The past week started with the last thing that anyone in the last week (or any previous week) could have expected: a run on TouchPads. When HP announced last week that the company was getting out of the consumer hardware game, many pointed to the disappointing sales of the company's TouchPad tablets. But when HP dropped the price of the TouchPad to $99 ($149 for the 32GB model), consumers couldn't get them fast enough.
Tuesday's chatter included a rumor that Sprint would offer the iPhone (past and future) starting in October (when the new iPhone comes out, supposedly). Also, Facebook announced some new privacy features, which some say are long overdue and others say were a response to Google+. Either way, Facebook users now have a more user-friendly set of tools to say who can and can't view their content, and a cleaned-up dedicated privacy page as well.
Wednesday was going so well...unless you're Samsung, in which case many of your devices got banned in The Netherlands, or if you're GameStop, in which case you were caught ripping competitors coupons out of games and shrink-wrapping them to make them look unopened.
Then all of a sudden, late in the day, Steve Jobs announced that he was resigning as CEO of Apple. Many fans were devastated with the 'end of an era' theme, but Apple stocks held for the most part, and investors were largely relived that they no longer had to wonder about how sick Jobs really was.
The rest of week limped along, mainly with more discussion about Jobs' iconic tenure with Apple, and the virtues of his successor Tim Cook, and whether the company would survive (the majority opinion is that Apple will do just fine, but it won't be the same).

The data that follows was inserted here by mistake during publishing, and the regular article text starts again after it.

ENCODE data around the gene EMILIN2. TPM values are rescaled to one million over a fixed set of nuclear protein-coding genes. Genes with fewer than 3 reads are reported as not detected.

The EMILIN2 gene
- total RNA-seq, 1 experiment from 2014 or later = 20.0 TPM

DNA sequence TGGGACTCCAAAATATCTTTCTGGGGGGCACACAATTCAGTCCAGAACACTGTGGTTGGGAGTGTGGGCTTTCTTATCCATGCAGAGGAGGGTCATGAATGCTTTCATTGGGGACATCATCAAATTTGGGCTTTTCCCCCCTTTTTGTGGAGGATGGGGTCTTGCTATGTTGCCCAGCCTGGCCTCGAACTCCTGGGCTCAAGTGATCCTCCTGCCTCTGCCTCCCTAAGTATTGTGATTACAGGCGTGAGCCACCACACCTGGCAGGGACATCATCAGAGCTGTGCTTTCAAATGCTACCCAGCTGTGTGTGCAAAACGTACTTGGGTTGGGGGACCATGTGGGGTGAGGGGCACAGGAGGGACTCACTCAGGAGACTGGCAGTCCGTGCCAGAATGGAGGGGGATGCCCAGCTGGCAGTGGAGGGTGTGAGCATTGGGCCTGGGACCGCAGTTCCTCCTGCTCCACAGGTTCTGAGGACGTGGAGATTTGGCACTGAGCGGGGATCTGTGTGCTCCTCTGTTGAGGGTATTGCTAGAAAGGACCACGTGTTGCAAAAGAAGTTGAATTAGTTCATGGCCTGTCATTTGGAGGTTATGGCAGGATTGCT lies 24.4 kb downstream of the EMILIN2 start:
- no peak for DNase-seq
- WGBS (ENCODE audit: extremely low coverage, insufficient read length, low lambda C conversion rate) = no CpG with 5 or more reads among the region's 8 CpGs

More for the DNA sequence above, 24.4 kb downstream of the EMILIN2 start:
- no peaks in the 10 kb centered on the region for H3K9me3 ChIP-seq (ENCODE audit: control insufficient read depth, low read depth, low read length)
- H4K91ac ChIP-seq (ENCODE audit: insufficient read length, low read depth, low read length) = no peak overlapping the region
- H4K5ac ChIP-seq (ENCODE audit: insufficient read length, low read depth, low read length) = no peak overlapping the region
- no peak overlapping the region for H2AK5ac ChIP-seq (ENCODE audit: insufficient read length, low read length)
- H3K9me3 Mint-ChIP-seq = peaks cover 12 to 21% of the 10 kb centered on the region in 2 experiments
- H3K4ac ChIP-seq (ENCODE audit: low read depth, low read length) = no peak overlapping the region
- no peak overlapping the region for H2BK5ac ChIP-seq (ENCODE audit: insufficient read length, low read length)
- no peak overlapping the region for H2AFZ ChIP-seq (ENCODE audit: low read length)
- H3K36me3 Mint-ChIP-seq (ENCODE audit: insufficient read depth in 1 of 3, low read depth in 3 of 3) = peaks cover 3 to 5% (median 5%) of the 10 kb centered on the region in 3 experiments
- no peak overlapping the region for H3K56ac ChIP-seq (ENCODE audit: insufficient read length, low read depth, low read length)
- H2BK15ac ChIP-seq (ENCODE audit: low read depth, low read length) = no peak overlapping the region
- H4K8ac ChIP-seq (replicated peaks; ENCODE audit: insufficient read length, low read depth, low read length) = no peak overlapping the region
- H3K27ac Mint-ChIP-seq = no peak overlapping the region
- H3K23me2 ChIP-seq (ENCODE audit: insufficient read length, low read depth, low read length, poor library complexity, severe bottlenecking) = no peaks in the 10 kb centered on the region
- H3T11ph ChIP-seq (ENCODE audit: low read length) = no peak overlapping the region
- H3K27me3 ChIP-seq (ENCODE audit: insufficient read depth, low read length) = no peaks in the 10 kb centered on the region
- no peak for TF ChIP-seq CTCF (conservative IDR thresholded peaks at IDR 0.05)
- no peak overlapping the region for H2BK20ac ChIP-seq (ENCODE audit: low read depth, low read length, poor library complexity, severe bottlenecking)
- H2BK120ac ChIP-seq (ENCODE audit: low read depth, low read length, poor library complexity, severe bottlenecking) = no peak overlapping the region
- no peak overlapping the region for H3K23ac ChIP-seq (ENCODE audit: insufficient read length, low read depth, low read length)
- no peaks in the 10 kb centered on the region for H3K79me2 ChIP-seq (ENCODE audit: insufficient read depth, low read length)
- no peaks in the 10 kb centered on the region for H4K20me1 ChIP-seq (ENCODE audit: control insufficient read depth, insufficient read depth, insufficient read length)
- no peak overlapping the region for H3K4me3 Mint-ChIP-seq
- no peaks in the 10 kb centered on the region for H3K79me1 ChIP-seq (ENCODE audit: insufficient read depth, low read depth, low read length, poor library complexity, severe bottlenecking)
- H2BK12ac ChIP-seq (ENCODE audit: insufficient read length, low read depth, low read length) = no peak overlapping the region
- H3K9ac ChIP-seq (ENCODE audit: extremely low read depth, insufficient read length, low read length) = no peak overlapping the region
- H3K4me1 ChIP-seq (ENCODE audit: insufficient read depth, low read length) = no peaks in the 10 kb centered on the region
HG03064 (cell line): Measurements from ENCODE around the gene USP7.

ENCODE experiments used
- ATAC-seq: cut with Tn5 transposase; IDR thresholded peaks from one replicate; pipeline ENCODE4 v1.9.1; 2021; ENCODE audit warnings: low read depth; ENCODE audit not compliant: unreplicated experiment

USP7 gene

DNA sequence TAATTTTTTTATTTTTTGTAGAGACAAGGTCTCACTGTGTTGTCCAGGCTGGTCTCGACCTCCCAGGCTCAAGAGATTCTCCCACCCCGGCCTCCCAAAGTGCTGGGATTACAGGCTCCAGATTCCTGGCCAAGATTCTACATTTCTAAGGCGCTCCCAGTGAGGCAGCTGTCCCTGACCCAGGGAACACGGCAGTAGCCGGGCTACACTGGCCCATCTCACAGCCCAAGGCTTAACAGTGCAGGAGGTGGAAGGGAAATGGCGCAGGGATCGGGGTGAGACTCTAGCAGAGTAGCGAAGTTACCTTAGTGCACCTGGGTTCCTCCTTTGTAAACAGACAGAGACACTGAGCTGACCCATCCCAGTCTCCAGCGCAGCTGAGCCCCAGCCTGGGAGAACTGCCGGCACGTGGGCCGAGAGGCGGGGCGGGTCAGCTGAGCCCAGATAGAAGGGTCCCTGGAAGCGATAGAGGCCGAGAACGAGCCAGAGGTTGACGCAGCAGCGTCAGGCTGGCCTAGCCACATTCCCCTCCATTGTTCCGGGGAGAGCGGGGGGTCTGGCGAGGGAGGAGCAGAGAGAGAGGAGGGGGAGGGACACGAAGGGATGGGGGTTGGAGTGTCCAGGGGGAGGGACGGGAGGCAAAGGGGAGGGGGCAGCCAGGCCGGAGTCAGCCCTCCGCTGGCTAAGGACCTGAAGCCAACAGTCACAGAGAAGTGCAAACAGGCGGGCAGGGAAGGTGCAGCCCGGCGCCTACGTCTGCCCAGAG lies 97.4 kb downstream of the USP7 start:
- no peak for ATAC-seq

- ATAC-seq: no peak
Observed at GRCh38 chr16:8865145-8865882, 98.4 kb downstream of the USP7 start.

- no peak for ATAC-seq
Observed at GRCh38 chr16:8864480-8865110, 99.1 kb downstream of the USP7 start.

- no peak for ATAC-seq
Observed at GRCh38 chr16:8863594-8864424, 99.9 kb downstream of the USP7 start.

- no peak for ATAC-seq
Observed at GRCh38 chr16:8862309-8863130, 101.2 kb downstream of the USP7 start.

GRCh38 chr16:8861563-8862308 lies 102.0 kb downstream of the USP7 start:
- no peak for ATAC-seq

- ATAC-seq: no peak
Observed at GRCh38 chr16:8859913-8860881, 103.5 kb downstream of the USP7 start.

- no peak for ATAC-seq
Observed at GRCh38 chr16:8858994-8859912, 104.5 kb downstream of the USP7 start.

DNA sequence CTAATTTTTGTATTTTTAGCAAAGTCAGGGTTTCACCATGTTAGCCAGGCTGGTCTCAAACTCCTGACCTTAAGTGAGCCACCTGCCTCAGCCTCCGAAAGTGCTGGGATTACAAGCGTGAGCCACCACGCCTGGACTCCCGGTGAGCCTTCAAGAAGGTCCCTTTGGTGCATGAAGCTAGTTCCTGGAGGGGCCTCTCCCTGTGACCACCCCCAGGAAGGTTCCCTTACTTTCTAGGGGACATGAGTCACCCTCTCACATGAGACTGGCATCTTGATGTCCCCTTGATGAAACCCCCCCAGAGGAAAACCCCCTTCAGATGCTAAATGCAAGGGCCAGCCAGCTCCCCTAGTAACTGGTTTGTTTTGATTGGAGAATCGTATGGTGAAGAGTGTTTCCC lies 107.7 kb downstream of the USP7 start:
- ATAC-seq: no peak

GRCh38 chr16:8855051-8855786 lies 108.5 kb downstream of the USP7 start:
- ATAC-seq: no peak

RIM tried to perk things up with an announcement of its new BBM Music service, but unfortunately most of the coverage tended to wonder why users would pay $5 per month for a 50-song limit (but it's really much more when you factor in swapping, and friends' playlists, and that wonderful BBM social vibe...).
James Lee Phillips is a Senior Writer & Research Analyst for IBG.com. With offices in Dallas, Las Vegas, and New York, & London, IBG is quickly becoming the leading expert in Internet Marketing, Local Search, SEO, Website Development and Reputation Management. More information can be found at www.ibg.com. Florida Attorney Dan Newlin is a former sheriff’s detective. He began practicing law with to help the injured. Attorney Dan Newlin and his team of professionals provided superior legal service for clients.